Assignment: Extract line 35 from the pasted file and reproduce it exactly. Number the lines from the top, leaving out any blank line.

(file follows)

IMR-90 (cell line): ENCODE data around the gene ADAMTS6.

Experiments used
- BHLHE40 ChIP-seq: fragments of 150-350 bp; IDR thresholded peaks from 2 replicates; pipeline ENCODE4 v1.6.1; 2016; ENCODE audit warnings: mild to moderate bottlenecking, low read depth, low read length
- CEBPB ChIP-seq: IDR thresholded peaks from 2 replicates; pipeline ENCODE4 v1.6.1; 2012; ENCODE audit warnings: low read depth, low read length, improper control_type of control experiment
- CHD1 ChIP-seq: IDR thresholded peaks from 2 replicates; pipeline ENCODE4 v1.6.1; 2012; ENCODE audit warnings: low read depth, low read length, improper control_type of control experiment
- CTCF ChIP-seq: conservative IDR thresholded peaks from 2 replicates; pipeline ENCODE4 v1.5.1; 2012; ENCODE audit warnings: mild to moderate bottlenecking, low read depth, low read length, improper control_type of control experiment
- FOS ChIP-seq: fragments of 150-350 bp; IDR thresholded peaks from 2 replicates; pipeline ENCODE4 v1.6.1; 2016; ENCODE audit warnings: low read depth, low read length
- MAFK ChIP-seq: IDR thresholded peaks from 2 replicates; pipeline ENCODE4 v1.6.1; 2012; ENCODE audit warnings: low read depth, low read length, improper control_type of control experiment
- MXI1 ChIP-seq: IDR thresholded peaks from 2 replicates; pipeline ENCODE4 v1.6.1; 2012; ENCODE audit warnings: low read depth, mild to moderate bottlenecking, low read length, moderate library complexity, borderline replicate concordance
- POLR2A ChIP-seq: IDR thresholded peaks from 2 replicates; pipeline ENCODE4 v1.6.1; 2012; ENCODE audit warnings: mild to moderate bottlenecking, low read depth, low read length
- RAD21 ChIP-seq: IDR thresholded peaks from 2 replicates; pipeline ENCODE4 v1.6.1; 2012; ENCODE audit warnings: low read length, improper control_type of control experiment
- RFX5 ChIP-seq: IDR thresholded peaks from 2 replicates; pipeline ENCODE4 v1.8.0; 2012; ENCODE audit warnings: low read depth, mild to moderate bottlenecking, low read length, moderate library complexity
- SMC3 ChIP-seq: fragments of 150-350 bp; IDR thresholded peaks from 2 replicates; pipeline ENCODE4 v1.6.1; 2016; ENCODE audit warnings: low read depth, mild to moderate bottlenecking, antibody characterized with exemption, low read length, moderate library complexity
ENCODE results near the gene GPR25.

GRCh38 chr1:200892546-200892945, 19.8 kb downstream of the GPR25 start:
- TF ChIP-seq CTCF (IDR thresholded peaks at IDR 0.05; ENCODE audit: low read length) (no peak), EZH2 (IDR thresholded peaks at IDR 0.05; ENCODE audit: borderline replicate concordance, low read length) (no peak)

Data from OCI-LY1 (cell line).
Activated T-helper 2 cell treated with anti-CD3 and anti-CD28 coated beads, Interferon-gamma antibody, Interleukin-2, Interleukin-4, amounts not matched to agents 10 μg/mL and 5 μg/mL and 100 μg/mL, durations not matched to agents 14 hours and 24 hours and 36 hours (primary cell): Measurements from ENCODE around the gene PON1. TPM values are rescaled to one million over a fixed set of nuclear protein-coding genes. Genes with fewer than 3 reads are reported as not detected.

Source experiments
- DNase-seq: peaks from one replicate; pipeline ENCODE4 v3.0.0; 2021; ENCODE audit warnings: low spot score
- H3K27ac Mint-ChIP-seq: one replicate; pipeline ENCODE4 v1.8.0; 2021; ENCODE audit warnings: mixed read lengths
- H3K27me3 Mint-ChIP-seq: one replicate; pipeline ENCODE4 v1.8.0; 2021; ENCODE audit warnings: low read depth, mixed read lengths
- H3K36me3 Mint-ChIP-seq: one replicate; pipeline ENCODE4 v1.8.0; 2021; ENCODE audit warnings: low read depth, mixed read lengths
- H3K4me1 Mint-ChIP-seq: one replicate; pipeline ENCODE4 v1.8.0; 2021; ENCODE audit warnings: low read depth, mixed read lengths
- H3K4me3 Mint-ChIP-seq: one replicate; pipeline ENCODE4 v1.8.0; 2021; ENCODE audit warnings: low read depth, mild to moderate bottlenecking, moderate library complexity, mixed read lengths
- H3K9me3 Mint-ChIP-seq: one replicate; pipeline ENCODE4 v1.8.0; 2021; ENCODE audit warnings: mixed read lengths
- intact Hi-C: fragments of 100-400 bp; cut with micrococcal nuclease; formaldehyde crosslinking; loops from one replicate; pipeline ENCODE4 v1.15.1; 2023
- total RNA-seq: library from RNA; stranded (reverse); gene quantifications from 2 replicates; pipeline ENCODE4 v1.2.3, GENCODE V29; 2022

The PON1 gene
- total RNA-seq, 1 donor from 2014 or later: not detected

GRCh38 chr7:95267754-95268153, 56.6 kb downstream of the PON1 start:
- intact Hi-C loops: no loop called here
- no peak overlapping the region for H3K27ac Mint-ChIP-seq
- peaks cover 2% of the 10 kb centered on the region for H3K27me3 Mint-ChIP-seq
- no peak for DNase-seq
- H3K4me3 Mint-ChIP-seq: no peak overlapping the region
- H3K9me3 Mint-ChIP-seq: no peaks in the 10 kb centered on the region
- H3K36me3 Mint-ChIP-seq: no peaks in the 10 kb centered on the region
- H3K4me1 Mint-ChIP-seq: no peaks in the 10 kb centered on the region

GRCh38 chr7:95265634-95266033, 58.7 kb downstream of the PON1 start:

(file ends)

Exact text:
- no peak for DNase-seq